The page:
For information on ARC, ARK, ARJ, LZH, ZIP, ZOO, LBR, squeezed and
crunched files, get PD2:00-FILES.DOC and/or
PD1:00-FILES.DOC.

Although the type of storage used for a particular file can usually be
inferred from the file-name, this is not always true. It is a good idea
to check the appropriate "crclst" of "idx" file to ascertain the storage
format used for each file of interest. Now, and for the foreseeable
future, storage formats for files in the archive can be
determined from their "generation numbers". All files with names ending
in ".1" are stored in binary format, and those with names ending in ".2"
are stored in ASCII. This relationship will continue to apply for files
in the archive until further notice.

WARNING: Because the public domain archives on SIMTEL20 consume a huge
amount of disk space, storage capacity will be conserved by the greatest
practical use of libraries, archives, crunched and squeezed files, all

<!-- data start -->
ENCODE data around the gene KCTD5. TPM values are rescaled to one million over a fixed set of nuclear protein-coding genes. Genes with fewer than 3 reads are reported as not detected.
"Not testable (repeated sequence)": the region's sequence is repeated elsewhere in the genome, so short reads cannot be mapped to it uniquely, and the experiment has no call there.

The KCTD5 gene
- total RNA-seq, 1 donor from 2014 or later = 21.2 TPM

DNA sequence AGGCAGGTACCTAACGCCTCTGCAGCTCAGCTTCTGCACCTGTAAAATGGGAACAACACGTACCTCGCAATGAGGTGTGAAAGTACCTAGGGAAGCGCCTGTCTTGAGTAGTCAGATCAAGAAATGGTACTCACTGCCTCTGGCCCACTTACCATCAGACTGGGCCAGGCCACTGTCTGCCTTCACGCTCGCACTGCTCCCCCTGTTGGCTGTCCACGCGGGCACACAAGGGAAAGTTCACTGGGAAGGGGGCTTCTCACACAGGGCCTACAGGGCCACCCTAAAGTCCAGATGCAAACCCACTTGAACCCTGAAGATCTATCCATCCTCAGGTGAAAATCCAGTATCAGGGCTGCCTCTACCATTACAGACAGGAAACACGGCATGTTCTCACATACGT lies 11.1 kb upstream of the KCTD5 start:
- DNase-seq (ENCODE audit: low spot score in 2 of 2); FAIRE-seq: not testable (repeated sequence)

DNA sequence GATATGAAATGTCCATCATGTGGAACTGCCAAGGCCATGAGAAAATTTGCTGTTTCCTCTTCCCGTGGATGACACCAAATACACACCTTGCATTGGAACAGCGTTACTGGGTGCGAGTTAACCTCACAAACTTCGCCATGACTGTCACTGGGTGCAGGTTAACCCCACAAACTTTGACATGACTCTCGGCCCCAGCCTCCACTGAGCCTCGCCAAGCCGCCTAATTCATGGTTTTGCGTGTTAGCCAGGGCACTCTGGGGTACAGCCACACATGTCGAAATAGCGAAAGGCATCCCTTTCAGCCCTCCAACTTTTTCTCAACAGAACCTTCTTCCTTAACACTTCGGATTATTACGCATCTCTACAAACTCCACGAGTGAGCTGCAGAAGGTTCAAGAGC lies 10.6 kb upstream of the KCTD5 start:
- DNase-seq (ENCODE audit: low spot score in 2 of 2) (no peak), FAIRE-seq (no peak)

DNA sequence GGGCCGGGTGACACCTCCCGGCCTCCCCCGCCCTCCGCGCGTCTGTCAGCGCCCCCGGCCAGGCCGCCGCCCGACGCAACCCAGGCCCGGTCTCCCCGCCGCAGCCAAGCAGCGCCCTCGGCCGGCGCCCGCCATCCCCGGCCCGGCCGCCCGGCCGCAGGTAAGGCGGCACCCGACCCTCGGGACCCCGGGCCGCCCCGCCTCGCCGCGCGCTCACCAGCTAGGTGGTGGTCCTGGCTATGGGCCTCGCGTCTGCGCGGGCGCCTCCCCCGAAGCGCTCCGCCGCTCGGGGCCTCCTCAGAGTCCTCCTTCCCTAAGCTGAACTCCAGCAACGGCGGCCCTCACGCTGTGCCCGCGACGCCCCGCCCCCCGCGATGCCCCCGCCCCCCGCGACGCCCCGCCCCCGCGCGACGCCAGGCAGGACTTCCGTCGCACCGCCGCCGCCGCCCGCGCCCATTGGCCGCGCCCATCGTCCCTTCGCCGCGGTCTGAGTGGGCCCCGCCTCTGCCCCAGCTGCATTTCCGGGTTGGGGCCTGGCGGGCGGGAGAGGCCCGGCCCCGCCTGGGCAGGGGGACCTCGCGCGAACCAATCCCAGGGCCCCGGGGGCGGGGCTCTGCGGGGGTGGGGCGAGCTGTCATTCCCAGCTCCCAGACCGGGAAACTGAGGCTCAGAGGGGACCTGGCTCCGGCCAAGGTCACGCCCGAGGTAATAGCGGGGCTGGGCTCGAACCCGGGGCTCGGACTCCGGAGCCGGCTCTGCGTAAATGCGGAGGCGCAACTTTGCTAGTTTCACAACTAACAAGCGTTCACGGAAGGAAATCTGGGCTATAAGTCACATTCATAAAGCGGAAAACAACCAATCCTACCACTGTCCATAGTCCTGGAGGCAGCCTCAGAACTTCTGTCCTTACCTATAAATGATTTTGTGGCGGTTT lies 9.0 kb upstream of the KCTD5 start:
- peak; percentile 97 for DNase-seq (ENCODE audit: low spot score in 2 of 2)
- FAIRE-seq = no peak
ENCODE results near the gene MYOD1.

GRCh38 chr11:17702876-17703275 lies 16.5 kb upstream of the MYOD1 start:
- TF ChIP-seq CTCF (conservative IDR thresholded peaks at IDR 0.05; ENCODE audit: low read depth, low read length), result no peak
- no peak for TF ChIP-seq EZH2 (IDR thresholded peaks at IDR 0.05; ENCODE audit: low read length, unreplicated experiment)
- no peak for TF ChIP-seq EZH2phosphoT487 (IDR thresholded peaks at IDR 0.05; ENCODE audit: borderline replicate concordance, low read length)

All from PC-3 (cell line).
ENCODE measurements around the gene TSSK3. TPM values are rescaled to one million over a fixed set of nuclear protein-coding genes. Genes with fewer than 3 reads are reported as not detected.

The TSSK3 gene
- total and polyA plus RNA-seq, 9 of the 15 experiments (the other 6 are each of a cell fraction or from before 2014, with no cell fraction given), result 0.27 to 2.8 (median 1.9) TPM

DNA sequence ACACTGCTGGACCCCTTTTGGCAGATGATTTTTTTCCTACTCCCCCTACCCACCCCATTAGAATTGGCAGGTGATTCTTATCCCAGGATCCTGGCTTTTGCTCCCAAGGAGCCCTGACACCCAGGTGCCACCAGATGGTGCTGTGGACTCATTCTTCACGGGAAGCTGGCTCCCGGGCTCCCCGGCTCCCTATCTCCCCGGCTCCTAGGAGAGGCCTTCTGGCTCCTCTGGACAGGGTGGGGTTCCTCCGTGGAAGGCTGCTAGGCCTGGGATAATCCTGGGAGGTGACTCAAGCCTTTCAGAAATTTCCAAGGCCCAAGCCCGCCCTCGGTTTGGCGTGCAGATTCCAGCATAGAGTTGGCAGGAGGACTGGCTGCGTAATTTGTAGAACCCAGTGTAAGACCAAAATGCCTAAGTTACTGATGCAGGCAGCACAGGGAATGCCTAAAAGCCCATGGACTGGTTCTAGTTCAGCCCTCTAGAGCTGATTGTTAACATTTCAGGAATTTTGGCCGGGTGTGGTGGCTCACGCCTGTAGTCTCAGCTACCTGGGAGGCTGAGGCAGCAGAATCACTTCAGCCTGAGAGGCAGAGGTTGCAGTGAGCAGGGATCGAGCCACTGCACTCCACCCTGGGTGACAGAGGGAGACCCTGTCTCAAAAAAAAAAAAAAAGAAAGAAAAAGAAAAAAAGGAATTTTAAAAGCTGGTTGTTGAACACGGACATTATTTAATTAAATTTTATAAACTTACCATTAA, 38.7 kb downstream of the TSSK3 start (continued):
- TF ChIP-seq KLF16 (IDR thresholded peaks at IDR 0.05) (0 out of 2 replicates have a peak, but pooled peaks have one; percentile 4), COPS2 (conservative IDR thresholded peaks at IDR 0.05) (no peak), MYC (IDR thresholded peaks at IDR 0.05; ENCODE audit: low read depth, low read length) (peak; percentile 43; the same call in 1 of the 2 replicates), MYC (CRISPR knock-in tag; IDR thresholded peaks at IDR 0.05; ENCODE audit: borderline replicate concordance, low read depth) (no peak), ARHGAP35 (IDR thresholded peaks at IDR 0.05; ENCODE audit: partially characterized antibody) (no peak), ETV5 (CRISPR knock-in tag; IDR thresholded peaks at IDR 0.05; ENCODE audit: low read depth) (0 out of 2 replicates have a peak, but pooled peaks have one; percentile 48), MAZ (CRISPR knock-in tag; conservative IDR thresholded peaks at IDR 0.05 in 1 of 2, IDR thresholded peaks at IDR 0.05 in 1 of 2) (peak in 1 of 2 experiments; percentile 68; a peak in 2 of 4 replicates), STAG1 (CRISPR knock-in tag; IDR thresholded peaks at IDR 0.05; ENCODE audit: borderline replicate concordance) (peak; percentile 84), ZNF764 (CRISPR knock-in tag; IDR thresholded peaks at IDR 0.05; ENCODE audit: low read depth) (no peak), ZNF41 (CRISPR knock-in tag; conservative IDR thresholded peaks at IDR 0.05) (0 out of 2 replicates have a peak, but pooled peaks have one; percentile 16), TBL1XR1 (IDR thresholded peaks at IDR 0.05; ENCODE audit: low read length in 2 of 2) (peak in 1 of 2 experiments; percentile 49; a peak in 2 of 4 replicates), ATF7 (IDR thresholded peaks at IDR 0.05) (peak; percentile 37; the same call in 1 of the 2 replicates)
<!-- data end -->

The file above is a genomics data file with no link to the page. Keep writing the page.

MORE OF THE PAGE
of which are stored in binary format. If you cannot properly transfer
binary files, you are going to be VERY FRUSTRATED! If you need help,
please contact your local system wizard and provide him/her with a copy
of this message. Having done that, if you are still unable to make
things work correctly, send a message to [email protected]
and someone will try to help you. Please provide the following
information:

1. Machine and operating system (e.g., VAX-11/780, 4.3 BSD UNIX)
2. Network software in use (e.g., 3-Com UNET)
3. Complete list of available FTP commands (e.g., GET, PUT, etc.)

Important files in the archives are the CATALOG files. These
files, which are stored in ASCII, contain the "-CATALOG.nnn" files
from all the volumes of the archive. To obtain the composite catalog
files, connect to SIMTEL20 via FTP and get this file: